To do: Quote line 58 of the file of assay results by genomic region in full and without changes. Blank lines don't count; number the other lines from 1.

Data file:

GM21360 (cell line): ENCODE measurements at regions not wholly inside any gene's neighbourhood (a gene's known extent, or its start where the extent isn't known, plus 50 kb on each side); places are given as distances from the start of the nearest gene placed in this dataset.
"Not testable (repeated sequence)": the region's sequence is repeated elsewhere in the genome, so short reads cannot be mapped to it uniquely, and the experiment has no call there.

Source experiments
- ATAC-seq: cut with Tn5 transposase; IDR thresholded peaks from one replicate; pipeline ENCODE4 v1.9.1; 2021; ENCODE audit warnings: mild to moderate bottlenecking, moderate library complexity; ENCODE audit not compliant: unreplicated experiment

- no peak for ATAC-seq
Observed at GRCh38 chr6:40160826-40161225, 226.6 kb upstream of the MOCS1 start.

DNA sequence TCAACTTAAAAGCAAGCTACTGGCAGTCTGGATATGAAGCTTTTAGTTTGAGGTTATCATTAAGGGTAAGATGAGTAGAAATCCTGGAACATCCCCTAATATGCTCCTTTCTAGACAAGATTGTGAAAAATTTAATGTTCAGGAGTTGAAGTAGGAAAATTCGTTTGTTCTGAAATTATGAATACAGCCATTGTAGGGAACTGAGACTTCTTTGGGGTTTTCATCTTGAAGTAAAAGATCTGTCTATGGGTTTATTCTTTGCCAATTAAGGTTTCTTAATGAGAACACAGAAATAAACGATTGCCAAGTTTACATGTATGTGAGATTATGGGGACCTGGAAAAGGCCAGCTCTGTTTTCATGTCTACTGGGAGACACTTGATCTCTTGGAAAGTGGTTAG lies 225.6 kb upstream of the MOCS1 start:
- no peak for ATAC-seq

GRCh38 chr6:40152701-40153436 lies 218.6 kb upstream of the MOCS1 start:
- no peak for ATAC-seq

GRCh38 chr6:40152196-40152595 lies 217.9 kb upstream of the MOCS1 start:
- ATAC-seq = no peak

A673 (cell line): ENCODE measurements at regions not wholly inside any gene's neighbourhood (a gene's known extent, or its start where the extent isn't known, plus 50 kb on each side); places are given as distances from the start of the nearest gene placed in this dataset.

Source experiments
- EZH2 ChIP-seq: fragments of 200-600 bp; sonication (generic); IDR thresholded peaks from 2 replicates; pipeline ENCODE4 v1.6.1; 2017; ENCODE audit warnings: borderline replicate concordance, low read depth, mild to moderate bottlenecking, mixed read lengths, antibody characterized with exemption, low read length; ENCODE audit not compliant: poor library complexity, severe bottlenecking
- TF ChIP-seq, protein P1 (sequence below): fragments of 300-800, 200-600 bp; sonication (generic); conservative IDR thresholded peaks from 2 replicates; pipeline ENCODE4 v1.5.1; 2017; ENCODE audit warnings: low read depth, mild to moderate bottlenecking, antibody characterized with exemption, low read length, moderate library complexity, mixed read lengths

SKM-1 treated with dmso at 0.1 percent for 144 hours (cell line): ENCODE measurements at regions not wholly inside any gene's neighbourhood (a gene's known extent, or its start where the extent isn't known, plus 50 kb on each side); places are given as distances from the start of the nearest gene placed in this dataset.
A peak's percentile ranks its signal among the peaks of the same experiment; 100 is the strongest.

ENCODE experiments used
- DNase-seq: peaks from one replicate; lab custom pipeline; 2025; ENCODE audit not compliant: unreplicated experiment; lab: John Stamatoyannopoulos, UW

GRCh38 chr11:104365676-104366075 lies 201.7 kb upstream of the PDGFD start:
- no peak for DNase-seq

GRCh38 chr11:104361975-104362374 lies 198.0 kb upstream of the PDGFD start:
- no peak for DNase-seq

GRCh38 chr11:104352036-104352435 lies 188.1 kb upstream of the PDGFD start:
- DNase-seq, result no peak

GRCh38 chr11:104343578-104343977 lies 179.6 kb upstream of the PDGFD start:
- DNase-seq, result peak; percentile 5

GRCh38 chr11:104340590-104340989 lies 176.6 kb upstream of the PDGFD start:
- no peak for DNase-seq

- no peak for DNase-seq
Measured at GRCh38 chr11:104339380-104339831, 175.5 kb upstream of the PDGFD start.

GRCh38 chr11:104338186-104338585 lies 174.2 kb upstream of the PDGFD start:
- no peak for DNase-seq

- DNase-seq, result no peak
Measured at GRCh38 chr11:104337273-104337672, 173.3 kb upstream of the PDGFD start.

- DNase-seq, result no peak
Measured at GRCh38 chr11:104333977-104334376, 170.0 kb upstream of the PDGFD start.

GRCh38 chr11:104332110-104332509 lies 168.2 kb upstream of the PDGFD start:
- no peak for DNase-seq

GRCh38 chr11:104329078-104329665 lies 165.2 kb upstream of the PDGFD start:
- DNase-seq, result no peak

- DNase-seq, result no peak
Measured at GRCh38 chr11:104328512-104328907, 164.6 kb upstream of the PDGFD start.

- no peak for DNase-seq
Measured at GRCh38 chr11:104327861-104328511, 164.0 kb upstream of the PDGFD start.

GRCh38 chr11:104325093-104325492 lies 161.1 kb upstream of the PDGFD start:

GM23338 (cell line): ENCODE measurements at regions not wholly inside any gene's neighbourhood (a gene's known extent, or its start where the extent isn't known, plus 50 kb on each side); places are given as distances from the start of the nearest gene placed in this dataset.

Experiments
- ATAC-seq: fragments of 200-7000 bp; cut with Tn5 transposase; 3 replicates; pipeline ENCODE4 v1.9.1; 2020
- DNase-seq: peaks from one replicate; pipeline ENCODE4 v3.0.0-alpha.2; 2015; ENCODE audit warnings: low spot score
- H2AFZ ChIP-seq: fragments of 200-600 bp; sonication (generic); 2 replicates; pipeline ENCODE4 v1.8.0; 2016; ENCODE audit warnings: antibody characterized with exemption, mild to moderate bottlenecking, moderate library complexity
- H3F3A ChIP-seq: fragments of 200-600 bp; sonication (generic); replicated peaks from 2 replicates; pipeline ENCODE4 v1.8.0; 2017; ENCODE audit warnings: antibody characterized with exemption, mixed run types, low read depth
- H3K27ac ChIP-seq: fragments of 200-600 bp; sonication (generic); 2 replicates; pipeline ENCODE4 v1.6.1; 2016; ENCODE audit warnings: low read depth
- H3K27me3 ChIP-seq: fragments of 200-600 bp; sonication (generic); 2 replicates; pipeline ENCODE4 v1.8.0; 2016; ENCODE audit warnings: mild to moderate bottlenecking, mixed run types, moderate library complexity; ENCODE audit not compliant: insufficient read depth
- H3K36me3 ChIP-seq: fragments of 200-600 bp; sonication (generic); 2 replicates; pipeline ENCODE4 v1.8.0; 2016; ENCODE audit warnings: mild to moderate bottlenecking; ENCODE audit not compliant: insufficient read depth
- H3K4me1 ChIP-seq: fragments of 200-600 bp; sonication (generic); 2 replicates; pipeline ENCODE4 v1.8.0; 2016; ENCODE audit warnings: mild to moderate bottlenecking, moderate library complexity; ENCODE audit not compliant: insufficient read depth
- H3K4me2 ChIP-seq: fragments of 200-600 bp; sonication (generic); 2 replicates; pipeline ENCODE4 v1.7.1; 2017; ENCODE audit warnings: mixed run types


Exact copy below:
- H3K4me2 ChIP-seq: fragments of 200-600 bp; sonication (generic); 2 replicates; pipeline ENCODE4 v1.7.1; 2017; ENCODE audit warnings: mixed run types